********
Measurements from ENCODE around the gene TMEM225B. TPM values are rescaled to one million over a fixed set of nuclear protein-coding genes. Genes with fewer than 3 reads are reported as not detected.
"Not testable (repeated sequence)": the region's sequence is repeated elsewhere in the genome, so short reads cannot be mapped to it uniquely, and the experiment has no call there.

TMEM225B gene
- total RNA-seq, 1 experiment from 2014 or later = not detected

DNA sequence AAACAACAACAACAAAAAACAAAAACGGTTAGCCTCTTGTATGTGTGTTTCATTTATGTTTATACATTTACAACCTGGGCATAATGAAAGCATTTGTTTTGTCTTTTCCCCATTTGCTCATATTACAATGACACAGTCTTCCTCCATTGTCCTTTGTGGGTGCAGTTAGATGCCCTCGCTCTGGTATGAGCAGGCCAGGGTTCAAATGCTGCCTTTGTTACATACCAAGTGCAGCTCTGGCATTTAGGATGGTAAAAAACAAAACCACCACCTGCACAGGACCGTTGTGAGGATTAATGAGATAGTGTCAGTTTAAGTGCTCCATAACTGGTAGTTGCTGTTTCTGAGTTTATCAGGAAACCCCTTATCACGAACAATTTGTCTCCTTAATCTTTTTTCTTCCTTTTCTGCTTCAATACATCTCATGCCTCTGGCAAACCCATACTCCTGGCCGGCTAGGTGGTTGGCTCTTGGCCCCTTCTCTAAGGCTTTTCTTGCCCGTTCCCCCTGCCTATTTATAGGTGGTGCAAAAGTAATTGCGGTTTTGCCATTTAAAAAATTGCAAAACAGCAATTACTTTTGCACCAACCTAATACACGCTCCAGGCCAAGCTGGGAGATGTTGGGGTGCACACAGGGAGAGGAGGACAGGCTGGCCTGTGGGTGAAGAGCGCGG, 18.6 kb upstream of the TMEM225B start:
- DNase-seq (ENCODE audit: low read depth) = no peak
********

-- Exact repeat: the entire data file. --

Measurements from ENCODE around the gene TMEM225B. TPM values are rescaled to one million over a fixed set of nuclear protein-coding genes. Genes with fewer than 3 reads are reported as not detected.
"Not testable (repeated sequence)": the region's sequence is repeated elsewhere in the genome, so short reads cannot be mapped to it uniquely, and the experiment has no call there.

TMEM225B gene
- total RNA-seq, 1 experiment from 2014 or later = not detected

DNA sequence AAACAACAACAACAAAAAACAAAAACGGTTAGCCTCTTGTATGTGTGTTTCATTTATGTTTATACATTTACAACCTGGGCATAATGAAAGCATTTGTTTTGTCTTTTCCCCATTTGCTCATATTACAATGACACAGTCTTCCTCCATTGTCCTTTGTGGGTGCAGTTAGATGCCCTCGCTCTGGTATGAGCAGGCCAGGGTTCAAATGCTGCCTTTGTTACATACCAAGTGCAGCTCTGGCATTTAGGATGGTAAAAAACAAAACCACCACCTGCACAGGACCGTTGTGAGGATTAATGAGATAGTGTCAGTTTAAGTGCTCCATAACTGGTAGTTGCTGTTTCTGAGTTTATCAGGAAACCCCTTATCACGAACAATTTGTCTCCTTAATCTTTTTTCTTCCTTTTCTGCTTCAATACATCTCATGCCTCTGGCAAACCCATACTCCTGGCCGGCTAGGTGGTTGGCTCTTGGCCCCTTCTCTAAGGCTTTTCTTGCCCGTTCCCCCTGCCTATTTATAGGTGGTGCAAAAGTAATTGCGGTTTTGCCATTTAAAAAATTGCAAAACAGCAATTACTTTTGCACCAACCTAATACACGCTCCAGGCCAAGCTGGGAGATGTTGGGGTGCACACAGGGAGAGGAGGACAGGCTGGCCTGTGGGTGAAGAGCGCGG, 18.6 kb upstream of the TMEM225B start:
- DNase-seq (ENCODE audit: low read depth) = no peak